[Alyson Kuhn] On February 2, Monotype Imaging hosted a proverbially and typographically enchanted evening. The rare occasion was a conversation between typeface designer Matthew Carter (above left) and Patrick Coyne (right), editor and designer of Communication Arts magazine. Matthew Carter is an extraordinary raconteur and reflector — everything in his experience is woven seamlessly together. Behind every statement is a story, and listening to Carter is the auditory equivalent of a Mobius Strip with an extra loop.
Photo by Matthew Millman
If at first you don’t succeed: Several of Carter’s anecdotes began in the metaphorical bottom drawer in which he keeps his non-winning entries from typeface design competitions. Notably, Carter took the design which ultimately became Carter Sans out of this drawer … and showed it to Allan Haley, director of Words & Letters at Monotype Imaging.
Once upon a type: One of Carter’s typeface designs from the late ’80s is Charter, a traditional old style serif face, subsequently licensed to ITC in the early ’90s . Several years ago, Haley asked Carter to develop a sans serif companion to ITC Charter. Carter worked on this for some time, but ultimately felt he wasn’t coming up with anything worthwhile. So, he counter-suggested a humanist sans serif design with flared terminals. Haley gave this idea the nod, and proposed a collaboration: Carter would design the bones and the soul of the typeface family, and Monotype Imaging would have one of their typeface designers handle product digitization, including additional weights and characters. Dan Reynolds of Linotype ultimately inherited this typographic plum, and the project proceeded smoothly.
Dan Reynolds, standing at right, talks about Carter Sans.
Reynolds’ slide presentation started at the beginning of the alphabet (for the typographically curious, the a trio above, left to right, is Helvetica, Futura, Frutiger) and became wonderfully detailed. Reynolds commented that in the British Commonwealth, postal codes combine letters and numerals, and they’re useful for evaluating type — it’s essential for them to look harmonious. Carter Sans’ small caps and corresponding numerals (on the third line below) provide the wherewithal to achieve a visually pleasing and space-efficient address.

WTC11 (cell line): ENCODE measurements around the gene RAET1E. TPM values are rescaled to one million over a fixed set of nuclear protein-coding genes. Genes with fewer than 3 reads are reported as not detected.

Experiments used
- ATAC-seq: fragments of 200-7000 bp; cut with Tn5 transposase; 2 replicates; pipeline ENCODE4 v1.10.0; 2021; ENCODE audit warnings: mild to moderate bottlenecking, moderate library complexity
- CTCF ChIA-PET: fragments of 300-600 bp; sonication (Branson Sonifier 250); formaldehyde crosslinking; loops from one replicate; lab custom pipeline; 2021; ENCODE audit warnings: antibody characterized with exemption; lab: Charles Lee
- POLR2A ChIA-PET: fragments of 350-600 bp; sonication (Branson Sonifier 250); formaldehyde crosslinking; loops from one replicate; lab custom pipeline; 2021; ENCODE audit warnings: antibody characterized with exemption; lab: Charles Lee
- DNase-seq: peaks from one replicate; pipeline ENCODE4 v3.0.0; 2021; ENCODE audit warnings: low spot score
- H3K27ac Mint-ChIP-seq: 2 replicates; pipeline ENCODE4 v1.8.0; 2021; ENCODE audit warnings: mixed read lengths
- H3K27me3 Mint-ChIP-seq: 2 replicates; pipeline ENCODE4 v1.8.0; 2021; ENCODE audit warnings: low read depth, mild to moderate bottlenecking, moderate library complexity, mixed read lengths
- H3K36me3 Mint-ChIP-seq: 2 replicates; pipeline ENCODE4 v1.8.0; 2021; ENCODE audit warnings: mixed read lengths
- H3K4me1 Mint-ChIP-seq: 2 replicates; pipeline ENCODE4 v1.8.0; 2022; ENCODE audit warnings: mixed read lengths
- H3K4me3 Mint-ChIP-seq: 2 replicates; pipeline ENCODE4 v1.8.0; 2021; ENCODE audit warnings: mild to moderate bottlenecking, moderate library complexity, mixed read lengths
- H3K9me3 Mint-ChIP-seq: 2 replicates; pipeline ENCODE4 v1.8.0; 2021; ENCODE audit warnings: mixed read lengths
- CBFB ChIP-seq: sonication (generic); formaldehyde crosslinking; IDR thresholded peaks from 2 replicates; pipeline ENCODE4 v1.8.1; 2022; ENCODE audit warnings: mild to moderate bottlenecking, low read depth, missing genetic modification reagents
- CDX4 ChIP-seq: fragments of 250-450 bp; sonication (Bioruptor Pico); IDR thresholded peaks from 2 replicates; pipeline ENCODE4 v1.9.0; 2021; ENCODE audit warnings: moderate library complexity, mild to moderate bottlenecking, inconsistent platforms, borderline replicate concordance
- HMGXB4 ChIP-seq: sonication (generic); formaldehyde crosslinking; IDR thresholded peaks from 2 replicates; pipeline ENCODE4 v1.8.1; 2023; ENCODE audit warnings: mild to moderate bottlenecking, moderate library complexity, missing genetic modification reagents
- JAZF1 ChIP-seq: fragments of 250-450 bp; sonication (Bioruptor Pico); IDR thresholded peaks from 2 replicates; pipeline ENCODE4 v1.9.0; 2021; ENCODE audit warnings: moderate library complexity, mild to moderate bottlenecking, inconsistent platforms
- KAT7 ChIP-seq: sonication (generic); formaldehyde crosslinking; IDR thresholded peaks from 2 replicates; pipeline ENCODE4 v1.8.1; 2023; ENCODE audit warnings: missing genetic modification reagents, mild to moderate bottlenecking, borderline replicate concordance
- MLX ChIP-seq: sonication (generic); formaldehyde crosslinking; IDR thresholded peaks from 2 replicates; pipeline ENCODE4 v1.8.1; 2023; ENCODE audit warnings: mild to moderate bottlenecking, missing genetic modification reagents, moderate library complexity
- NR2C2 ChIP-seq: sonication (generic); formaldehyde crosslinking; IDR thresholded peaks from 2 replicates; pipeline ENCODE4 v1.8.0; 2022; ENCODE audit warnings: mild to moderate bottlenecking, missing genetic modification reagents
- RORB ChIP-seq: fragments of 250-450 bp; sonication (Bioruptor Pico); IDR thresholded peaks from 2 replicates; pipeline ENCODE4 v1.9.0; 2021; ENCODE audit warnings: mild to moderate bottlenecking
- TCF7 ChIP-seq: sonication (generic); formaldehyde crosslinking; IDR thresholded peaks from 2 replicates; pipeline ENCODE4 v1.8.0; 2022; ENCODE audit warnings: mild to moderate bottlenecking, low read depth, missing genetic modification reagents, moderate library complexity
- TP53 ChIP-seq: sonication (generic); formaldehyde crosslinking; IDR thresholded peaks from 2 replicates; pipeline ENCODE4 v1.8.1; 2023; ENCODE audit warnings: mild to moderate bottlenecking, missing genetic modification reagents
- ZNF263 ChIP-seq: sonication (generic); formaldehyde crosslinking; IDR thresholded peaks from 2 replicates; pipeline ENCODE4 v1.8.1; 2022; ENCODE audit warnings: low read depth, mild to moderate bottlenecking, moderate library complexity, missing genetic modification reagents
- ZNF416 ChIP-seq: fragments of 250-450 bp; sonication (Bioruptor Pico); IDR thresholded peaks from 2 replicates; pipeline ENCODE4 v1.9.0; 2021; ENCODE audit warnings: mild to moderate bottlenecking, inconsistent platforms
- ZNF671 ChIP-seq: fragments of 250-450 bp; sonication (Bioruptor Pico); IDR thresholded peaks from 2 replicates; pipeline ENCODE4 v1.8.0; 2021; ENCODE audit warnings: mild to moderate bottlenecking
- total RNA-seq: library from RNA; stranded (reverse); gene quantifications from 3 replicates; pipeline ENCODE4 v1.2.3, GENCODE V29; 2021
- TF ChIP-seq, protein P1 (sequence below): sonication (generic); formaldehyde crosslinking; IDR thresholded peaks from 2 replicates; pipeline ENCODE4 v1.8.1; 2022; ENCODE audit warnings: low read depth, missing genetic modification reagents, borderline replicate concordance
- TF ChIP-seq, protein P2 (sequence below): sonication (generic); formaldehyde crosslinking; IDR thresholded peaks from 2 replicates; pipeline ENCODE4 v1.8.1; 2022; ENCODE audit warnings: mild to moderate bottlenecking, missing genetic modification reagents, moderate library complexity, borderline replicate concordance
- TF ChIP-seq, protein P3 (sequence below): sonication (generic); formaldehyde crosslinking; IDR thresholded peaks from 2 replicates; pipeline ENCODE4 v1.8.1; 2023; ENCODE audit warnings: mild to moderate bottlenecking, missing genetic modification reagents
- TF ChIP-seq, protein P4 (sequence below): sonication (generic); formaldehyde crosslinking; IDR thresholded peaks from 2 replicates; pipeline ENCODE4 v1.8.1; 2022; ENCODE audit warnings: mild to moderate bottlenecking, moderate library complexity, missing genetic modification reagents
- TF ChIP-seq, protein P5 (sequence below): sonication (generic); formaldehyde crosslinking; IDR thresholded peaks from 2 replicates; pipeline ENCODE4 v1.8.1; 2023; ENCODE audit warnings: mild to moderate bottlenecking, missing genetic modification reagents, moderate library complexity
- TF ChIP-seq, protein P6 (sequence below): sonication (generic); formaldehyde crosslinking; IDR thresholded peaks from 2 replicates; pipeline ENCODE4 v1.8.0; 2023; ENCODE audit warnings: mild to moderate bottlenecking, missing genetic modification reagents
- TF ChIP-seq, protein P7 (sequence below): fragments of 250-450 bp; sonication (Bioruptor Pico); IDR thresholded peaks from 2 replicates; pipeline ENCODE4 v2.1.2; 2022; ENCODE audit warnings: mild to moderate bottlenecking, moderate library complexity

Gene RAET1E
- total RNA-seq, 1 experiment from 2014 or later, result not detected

On the IKEA Verdana brouhaha: Michael Osborne asked Carter if he’d like to comment on the “IKEA event,” refering to the company’s decision in September 2009 to abandon its customized Futura in favor of Verdana, designed by Carter in the mid-’90s. Carter replied that he is apparently the only person on the planet who does not receive an IKEA catalogue, so he had to search one out to see what all the fuss was about. He added that he thought IKEA’s motivation for switching to Verdana might have been the family’s strong non-Latin support (referring to Greek, Cyrillic and other versions available). Carter made two additional points: first, that this certainly confirmed how strongly attached consumers get to the typefaces that represent “their” brands; and, second, that he had received inquiries and comments from many students and was heartened by the depth of their thinking.
Matthew Carter and Dan Reynolds
I had a chance to ask Carter my question later, about developing non-Latin designs. He said that he has designed Greek versions of several of his typefaces and now feels he can work fairly independently in Greek. When he works on a Cyrillic version, he uses a consultant to ensure that his design retains both the typographic and cultural context that will ultimately make the version readable and attractive. Carter’s sensitivity and confidence, which I am tempted to call master-of-factness, about this was, for me, a lasting linguistic bonbon.
Event photos: Jim Wasco, designer of Elegy